“There’s no need to insult me,” Matthew told Duane, who looked one wrong reply away from punching the 21-year-old.
Matthew has the look of someone who’s been bullied his whole life: he puffs out his chest to hide an abundant belly, wears unfashionable drugstore spectacles, and on this day sported what vaguely resembled a Morrissey T-shirt.
“Who is that on your shirt?” Duane said, jabbing Matthew in the chest. The onlookers leaned in to hear the answer.
“Ian Smith,” Matthew said, before rattling off the biography of the former prime minister of Rhodesia, a white supremacist who resisted efforts to end white rule there in the 60s. “He’s one of my heroes.”
A svelte woman in a dashiki interrupted. “If you were dying and needed a heart transplant,” she asked, “would you accept one from a black person?”
Yesterday morning, 50 students at Cooper Union in New York, took over their university president’s office. They promise to remain until he resigns.
The occupation is the latest battle in a war to keep Cooper Union free. Cooper Union is one of the only colleges in America that doesn’t charge tuition. But on April 23, Chairman of the Board Mark Epstein announced that, starting in 2014, the college would cost students $20,000 a year. That’s a 2 zillion percent increase. It was, according to protesters and students, a betrayal of the principles on which Cooper Union was built.
"Education should be as free as air or water," the school’s founder, industrialist Peter Cooper, once procliamed. Cooper was the most progressive of the robber barons, a simple-living abolitionist Unitarian who invented Jell-O. He founded his university to provide an education to cash-strapped geniuses of both sexes. He positioned it where Bowery meets Broadway, as a geographic nod to class transcendence—where the upper and lower classes collide.
Since 1859, Cooper Union has been free. Cooper’s original endowment is supplemented by donors, alumni, and, most crucially, rent from the land under the Chrysler Building, located 39 blocks away.
Growing up in New York, I viewed Cooper Union through the filter of legend. Because it was free, it took only the best.
My friend Zak Smith, a Cooper art graduate who went on to exhibit in the Whitney Biennial, told me via text: “The great schools in the US are all too often just places that make rich families richer. Cooper Union was the exception.” Smith comes from a working-class family, but thanks to a free education at Cooper, he landed a Yale scholarship for his master’s degree and later became a world-renowned contemporary painter. “Not anymore. If it wasn’t for Cooper, people like me wouldn’t get to be artists.”
Partying in Panama City Beach - Harmony Korine’s Spring Breakers
An overview of the eight-week period of spring break in Panama City Beach, Florida, when hundreds of thousands of students take over the usually sleepy beach town. We talk to the mayor, the chief of police, the owner of the largest club in the United States, and an evangelical street preacher who protests spring breakers with a bullhorn and says that “Spring break is just another excuse for people to sin.”
There’s nothing fundamentally offensive, really, about the new Odd Future Stone Wash Pajama Zubaz uniforms that adidas rolled out on Thursday in preparation for the NCAA tournament later this month. Aesthetically, maybe, there are some things to disagree with—the color-schemes apparently based on flavors Gatorade invented, like “Frost Cascade Crash”; the shorts that resemble something a Jacksonville-area steroid dealer might’ve worn in 1991; the Notre Dame uniform, which looks like a Shamrock Shake with a tall dude trapped inside it. These are reasonable things to notice and take issue with, although it’s useful to remember that these uniforms were made with that purpose in mind—ruffling people square enough to care about college basketball uniforms, and ruffling them into using the word “adidas” if at all possible. This has worked—I’ve now done it twice in this column, and did it elsewhere yesterday—although it would have worked less well if there was anything else to talk about in sports right now. So, mission accomplished. Remind me to tell you about adidas’s patented ClimaCool Zones, an exciting new fabric technology that might well solve forever whatever pseudo-problem it purports to address, for all I know.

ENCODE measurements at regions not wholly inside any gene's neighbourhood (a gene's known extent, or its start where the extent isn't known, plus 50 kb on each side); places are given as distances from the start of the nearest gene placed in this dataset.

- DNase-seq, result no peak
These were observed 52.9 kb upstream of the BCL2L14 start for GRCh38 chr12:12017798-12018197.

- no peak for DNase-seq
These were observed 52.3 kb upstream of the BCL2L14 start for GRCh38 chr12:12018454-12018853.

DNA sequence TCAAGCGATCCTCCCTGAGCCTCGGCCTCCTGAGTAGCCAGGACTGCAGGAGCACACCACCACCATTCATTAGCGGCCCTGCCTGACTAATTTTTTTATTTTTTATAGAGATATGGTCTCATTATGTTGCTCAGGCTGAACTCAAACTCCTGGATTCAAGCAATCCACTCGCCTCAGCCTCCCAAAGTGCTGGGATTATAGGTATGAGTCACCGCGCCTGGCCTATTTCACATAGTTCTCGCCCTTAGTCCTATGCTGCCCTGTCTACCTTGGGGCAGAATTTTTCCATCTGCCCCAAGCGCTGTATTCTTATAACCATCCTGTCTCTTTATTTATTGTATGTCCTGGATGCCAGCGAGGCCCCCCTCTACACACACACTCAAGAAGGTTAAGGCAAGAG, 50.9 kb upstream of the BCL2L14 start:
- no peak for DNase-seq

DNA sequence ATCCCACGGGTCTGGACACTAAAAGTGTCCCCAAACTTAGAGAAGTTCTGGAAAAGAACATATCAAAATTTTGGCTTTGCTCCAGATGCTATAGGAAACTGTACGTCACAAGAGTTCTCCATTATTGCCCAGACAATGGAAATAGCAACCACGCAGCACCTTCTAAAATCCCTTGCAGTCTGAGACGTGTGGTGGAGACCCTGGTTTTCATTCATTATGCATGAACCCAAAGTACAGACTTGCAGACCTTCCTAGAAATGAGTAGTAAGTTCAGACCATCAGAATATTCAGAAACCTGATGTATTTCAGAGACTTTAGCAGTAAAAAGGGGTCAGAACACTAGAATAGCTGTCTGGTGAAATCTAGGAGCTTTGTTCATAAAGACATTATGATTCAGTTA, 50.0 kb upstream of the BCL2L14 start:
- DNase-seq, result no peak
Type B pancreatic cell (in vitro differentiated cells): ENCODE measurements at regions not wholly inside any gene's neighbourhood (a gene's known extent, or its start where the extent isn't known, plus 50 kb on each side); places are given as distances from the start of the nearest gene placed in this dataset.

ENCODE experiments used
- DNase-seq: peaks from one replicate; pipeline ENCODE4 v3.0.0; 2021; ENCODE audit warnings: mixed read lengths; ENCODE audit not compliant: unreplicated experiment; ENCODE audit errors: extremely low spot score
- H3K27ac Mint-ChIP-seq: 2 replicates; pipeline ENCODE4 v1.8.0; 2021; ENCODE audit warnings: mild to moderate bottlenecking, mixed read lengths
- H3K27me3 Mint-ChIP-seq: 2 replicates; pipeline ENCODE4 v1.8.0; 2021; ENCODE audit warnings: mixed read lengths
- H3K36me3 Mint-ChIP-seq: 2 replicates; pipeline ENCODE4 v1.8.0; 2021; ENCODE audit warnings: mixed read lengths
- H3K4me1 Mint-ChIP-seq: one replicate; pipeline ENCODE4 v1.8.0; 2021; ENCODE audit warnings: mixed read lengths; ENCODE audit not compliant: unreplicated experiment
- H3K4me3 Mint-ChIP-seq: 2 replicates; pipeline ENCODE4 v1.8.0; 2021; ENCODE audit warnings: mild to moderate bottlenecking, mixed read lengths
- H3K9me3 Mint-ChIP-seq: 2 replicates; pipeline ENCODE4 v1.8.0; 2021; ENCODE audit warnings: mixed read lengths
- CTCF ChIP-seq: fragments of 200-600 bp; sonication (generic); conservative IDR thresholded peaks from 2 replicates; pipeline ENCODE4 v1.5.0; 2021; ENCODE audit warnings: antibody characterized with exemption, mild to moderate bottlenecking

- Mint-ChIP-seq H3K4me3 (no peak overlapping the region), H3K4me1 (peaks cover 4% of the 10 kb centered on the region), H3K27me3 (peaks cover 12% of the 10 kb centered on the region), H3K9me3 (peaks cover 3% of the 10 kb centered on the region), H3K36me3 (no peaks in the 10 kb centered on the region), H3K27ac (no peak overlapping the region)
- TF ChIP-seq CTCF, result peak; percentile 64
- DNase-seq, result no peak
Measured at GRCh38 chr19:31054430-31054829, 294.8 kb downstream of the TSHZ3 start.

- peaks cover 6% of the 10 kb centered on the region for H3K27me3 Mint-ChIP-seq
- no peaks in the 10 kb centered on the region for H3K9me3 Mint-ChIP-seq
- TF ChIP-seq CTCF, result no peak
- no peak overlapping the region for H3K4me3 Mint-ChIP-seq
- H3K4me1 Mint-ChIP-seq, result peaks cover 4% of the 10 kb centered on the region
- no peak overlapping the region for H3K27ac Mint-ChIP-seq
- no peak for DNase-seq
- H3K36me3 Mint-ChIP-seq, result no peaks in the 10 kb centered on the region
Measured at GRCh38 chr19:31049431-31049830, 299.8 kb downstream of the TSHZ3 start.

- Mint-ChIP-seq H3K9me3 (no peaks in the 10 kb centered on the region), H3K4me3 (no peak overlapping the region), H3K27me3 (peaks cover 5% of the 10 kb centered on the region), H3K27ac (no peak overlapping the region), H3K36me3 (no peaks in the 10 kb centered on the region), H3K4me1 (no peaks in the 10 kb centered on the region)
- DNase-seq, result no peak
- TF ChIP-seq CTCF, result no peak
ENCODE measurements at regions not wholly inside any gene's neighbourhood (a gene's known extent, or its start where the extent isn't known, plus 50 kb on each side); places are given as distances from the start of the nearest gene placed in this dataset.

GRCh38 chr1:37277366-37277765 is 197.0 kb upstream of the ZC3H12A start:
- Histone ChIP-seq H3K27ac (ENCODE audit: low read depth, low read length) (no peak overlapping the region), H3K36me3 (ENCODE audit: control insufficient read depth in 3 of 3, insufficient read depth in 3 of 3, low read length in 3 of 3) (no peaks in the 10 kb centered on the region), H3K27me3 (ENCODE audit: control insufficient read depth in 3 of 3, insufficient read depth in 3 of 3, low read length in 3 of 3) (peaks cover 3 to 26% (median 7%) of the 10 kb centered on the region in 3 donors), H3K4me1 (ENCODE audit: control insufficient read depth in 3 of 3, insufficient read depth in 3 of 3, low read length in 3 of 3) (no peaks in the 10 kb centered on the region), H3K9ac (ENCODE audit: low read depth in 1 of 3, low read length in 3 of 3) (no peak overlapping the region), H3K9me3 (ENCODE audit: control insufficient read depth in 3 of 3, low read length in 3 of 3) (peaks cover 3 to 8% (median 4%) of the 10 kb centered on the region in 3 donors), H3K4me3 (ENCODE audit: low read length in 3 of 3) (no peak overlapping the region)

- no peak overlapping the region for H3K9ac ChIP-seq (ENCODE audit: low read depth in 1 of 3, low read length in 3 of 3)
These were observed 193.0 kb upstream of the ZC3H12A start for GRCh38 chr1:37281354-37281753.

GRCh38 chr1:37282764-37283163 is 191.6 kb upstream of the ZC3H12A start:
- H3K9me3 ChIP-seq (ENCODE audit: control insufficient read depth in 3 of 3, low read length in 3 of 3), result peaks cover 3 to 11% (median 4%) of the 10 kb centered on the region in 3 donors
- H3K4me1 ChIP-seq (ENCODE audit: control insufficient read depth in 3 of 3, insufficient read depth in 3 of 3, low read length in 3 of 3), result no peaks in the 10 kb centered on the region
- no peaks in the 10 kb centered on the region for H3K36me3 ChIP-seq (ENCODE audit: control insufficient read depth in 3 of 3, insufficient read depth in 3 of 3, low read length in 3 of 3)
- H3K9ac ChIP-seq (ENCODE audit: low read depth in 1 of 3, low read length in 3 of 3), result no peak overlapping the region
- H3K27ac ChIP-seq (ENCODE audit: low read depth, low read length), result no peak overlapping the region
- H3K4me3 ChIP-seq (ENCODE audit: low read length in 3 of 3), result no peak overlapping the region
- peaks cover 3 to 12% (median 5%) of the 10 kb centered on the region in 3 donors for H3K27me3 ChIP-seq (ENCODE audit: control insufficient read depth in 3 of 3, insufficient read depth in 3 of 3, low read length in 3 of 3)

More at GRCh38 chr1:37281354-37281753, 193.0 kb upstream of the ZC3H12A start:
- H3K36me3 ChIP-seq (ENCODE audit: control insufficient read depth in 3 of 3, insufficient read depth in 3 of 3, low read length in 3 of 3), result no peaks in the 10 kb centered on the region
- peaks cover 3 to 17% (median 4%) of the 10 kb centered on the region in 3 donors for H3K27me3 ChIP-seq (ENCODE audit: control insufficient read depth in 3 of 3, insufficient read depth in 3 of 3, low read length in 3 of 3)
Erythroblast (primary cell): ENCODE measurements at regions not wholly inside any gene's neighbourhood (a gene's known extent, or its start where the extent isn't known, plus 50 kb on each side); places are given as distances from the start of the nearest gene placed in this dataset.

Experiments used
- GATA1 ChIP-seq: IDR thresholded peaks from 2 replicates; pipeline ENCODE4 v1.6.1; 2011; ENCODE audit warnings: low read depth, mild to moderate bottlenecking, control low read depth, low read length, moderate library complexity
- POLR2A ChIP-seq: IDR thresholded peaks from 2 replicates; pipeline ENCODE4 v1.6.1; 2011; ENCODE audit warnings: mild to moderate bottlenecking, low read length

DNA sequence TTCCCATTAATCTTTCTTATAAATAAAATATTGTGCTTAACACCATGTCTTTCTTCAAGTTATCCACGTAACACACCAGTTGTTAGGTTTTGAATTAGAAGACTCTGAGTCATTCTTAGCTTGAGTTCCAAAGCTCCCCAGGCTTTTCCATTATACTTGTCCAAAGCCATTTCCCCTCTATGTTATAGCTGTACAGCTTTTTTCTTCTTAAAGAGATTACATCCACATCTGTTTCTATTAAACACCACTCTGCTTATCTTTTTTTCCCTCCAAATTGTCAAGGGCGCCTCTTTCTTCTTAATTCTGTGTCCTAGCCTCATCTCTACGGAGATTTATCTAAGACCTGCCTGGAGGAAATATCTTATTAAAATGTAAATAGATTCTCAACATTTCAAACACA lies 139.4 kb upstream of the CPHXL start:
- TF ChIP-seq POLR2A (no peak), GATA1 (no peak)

There’s a certain baseline squickiness to non-stories like this, which are essentially and inescapably re-heated press releases served with a side salad of Hot Take. It helps (if that’s the word) that these uniforms are undeniably something-a-skateboarding-cartoon-dinosaur-would-wear gaudy and legitimately strange. But the conversation they generate is mostly crypto-promotional noise. It’s familiar, too—think of those popular videos that get posted to every traffic-seeking site on the web along with a couple paragraphs about how stupid this video-meme is; think of the branded factoids and drowsily re-reported press releases that are the stock in trade of the widely loathed ESPN Brand Enthusiast Darren Rovell. These things are forgettable spurts of spume generated by the internet’s relentless, affectless churn. It’s hard to know what percentage of the web consists of ostentatiously and unapologetically content-free content like this, but it’s a two-digit number that probably starts with a seven or an eight and ends with a LeAnn Rimes upskirt.
I’m not as much of a fan of the nerdier-than-thou webcomic XKCD as I used to be, but this one-panel strip has stuck with me: